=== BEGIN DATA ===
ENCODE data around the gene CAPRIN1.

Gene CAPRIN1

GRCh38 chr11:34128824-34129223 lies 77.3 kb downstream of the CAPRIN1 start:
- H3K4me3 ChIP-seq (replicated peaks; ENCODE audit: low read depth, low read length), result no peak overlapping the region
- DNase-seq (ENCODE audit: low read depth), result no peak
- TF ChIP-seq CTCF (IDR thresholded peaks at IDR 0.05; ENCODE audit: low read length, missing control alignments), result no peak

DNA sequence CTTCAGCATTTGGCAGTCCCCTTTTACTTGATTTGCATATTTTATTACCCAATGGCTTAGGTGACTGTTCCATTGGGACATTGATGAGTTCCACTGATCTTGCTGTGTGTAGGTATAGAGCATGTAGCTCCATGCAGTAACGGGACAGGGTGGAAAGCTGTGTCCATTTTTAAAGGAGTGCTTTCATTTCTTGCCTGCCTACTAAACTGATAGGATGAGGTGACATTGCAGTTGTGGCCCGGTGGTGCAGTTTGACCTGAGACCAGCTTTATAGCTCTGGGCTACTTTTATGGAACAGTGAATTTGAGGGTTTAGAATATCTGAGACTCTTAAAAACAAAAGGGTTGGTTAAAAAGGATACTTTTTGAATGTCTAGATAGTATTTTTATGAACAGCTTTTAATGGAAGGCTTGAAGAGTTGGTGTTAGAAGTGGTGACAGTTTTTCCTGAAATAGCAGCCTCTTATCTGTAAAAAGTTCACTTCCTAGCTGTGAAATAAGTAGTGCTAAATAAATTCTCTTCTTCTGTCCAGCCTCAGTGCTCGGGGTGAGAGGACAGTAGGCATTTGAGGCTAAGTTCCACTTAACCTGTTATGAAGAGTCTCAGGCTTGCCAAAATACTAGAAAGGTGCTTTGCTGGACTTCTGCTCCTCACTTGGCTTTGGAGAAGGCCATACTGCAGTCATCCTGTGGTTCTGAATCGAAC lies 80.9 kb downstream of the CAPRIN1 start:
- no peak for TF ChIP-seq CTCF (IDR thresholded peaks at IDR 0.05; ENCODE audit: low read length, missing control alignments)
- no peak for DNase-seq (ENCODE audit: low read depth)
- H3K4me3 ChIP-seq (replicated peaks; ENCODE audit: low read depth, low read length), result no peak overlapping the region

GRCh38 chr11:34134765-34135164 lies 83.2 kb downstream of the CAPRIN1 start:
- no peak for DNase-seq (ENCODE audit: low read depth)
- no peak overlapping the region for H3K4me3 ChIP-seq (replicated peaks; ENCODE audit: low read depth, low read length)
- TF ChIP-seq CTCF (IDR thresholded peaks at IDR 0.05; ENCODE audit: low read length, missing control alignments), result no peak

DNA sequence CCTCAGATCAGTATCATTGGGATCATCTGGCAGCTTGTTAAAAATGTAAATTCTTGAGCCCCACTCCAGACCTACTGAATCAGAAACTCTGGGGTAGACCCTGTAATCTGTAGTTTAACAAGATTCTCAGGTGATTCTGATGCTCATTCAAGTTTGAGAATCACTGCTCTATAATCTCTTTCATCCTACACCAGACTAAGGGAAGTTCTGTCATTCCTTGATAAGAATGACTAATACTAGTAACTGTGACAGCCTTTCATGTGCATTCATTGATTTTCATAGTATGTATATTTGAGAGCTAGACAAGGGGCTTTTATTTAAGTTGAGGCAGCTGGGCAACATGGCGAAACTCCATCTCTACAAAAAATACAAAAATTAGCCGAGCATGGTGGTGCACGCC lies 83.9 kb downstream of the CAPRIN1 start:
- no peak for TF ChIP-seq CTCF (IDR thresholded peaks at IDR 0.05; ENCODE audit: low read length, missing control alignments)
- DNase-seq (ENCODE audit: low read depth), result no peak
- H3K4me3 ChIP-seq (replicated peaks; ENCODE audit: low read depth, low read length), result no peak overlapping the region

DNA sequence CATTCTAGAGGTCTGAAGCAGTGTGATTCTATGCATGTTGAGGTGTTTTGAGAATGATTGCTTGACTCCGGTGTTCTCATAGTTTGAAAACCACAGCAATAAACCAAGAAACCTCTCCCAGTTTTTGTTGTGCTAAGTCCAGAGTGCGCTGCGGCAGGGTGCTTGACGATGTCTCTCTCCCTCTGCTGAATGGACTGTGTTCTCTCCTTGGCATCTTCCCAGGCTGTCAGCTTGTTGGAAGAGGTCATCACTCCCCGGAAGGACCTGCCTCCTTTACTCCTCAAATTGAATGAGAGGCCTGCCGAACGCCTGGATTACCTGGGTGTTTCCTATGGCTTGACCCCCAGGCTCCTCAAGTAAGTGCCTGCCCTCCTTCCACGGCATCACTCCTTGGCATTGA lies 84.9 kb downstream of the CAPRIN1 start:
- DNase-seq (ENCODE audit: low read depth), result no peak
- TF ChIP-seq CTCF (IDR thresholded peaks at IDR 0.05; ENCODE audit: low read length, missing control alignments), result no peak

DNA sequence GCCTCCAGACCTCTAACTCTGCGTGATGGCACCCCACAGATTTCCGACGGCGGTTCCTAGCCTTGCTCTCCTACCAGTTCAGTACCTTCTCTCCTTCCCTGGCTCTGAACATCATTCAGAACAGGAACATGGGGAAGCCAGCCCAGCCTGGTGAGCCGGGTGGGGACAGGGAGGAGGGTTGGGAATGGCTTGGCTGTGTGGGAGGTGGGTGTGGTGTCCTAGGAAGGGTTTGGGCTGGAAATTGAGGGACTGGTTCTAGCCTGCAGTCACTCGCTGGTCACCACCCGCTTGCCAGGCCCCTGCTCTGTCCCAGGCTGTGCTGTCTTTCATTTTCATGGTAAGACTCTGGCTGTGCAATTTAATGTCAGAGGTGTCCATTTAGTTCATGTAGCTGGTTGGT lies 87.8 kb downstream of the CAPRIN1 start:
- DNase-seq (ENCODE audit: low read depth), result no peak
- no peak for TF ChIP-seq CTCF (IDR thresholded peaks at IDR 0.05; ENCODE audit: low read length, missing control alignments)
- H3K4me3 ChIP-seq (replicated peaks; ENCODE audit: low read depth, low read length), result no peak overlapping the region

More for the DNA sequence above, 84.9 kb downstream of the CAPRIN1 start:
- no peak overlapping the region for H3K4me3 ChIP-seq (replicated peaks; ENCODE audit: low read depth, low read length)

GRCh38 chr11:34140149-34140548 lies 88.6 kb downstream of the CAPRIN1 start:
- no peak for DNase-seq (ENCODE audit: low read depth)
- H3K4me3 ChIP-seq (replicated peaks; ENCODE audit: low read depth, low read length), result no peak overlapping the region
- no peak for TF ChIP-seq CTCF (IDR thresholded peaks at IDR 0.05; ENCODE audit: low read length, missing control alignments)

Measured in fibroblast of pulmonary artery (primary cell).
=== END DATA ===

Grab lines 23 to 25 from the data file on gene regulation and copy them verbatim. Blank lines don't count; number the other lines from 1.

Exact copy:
- DNase-seq (ENCODE audit: low read depth), result no peak
- no peak for TF ChIP-seq CTCF (IDR thresholded peaks at IDR 0.05; ENCODE audit: low read length, missing control alignments)
- H3K4me3 ChIP-seq (replicated peaks; ENCODE audit: low read depth, low read length), result no peak overlapping the region